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About Adam

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    Co-Pilot Member

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    Fullerton (KFUL) Orange County CA
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    Business, Flying, Travel, Family

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  1. Every 5 years a Rotax 912 (ULS or iS) requires virtually all rubber hoses to be replaced. This includes fuel lines, and water hoses. Its an extensive job that will set you back ~$2,000 to ~$2500 parts and labor. This is required on any LSA with a Rotax engine. (Its not a CT thing).
  2. If you go used. Get the bird inspected by Roger (In AZ and highly visible here on the forum). Roger has been a CT owner for years and is an expert CT mechanic. I once flew him to CA to work on my CTSW! The big maint item at 5 years is the rotax rubber replacement. If your bird is near or just past 5 years you either have an expense looming or you want to make sure it was done right! (~$2000 to $2500). make careful inspection of landing gear and attachment points inside baggage area. Carbon Fiber fractures suddenly, not slowly. If the plane has had hard landings more apt to have a gear collapse. Look for any signs of stress cracking or fracture lines where gear attaches. Thats my 2 cents on what to look for
  3. Thanks! Not sure if its wisdom or dribble but its based on my 9 years flying all 3 models of CT :-)
  4. OK - I will bite... I have owned an flown a CTSW, CTLS and CTLSi. I have flown the SportCruiser and the RV-12. Each of these planes has its pros and cons. Since I have bought 3 CT's, I guess that makes me a CT guy. CTSW - Excellent Useful Load - What an amazing feat to have 600 pounds of useful load. I never really noticed all that much difference between the handling characteristics of the CTSW versus CTLS. That extra 14" of boom length may help but I just can't say that was a big deal to me. In any CT, you become a good stick and rudder pilot. CTLS - Useful load declining. The reason I like the CTLS over the CTSW is mainly the improved landing gear. The weak link in my opinion on the CTSW is the springy and relatively light landing gear. Its not a deal killer, useful load should guide the decision but if you really don't need that 600 pounds of useful load, I'd probably go CTLS just to have landing gear that is a little more robust and forgiving. CTLSi - Useful load all but gone. The CTLSi I own weighs in around 850. Nice airplane, lots of toys to play with but they all weigh a lot. Since my mission is short hops, fair weather burger chasing I get by with the lower useful load. If I were to be a long distance hauler with 2 adult males or a heavier female, I would want the useful load of a CTLS or CTSW. In my opinion - which one is all about useful load. Another thought - I think no matter what you buy I'd go for Tundra Gear (larger rear tires). They add just a little more flexibility to landings. As for flying a CT (any of them) the biggest thing to master is learning how to land one. I don't care how many hours you have in fighter jets, SR22's, Mooney's or Cessna's - learning to land a CT is where you should focus some quality time with a competent CFI (many right here, Eric in AZ since you mentioned AZ). You need to spend quality time doing some dual transition training focused mostly on landings. You should then do a couple hundred landings solo and continue to log landings by the dozens every chance you get. There are more arguments here on this forum about landing technique than any other topic. If the CT has any finicky attitudes - they all center on landing! Why not SportCruiser? RV12? If you land off airport given the very light weight landing gear on any of these you'll most likely flip over. Can't open a bubble canopy when its upside down. In an RV12 you'll be drenched in gasoline and roast like a fine tom turkey. In a sportcruiser you'll just be trapped since the fuel is on the wings, maybe you don't roast as much or as quickly. That CT has a very strong occupant cell. Flip upside down in one and you'll just undo the door latch and climb out. On speed, I typically only see about 105 but I'm usually not at as high an altitude on my short burger hops. The CT likes to fly fast. It takes an act of congress and a dive to get a Sportcruiser over 100. 120? Not too many LSA's can do that... If Ed is getting 127 - he is doing great! In a CT, you need to SLOW IT DOWN in the pattern (it likes to keep going 100+!)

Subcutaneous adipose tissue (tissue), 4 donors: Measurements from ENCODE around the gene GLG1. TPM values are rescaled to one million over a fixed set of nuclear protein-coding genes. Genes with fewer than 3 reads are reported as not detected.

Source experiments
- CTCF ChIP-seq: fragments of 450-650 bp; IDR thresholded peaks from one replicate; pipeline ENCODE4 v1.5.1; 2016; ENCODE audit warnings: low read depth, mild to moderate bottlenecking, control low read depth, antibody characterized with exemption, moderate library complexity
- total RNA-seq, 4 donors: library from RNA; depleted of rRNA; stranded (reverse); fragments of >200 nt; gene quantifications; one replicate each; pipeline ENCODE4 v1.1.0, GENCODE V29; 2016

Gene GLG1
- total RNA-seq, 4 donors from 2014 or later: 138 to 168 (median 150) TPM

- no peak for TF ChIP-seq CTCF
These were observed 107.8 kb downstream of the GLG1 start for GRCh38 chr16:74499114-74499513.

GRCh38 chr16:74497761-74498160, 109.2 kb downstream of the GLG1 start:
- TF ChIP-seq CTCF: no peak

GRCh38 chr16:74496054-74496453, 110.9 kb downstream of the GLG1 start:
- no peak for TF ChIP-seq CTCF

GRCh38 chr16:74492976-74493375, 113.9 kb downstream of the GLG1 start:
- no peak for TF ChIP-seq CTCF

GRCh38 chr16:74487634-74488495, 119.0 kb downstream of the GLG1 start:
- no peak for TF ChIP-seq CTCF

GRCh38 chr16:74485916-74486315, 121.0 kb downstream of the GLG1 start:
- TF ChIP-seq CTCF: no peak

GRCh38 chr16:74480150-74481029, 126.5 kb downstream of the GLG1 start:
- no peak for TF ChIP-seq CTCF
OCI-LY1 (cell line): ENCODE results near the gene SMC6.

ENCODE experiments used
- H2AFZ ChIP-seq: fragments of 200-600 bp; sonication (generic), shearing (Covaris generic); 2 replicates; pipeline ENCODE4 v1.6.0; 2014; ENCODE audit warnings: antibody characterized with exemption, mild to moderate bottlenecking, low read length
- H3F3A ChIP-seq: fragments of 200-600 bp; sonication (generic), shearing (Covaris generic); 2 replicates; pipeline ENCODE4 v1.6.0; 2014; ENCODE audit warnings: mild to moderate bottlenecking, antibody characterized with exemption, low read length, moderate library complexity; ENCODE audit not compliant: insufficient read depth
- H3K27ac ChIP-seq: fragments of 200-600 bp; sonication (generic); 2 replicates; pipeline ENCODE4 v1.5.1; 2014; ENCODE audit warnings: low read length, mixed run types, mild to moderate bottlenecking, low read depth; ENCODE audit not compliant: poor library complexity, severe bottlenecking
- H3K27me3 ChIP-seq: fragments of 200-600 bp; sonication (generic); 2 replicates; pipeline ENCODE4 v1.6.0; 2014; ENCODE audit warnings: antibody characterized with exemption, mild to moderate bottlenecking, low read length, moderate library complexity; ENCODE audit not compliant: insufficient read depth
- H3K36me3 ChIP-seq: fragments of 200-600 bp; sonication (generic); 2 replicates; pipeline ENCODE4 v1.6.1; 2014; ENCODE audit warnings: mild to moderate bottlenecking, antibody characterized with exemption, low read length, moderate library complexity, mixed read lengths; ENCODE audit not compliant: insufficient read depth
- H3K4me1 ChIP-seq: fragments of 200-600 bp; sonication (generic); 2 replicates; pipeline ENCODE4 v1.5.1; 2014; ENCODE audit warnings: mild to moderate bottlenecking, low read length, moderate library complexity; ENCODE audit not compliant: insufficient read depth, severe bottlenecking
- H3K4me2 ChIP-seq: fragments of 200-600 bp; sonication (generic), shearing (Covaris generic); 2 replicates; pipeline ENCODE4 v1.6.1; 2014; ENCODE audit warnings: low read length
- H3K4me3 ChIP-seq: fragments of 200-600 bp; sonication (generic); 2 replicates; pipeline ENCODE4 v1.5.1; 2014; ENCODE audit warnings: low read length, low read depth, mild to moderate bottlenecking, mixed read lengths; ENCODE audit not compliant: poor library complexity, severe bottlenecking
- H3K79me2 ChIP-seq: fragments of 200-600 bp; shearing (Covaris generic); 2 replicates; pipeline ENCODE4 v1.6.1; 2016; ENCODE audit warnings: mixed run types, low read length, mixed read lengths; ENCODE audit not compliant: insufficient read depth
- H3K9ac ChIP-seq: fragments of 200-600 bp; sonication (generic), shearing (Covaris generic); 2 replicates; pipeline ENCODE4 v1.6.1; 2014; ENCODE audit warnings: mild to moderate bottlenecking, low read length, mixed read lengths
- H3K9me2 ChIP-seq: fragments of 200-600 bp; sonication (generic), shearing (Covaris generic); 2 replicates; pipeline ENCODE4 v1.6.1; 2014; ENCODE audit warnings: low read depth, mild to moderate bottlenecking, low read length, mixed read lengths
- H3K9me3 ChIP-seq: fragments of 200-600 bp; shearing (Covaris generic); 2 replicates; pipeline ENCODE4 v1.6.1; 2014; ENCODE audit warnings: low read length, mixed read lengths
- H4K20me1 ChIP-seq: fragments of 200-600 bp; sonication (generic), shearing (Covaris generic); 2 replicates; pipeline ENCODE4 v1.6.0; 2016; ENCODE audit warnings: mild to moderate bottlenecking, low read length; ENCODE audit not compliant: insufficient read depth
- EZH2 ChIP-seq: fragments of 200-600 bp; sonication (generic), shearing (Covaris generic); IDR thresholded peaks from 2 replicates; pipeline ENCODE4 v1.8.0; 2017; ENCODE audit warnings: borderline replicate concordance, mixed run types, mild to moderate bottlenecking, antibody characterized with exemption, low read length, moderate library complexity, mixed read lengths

5. I have been considering one! My right seat is open quite a bit. A nice ice chest cooler fan would be a potential for me! Let me know how you like it. They should make a mini LSA version.
  6. While I'm dreaming of the next CTLSi - Can I please also have air conditioning (without any weight gain?) No matter what causes Global Warming - its getting pretty freaking hot out west lately!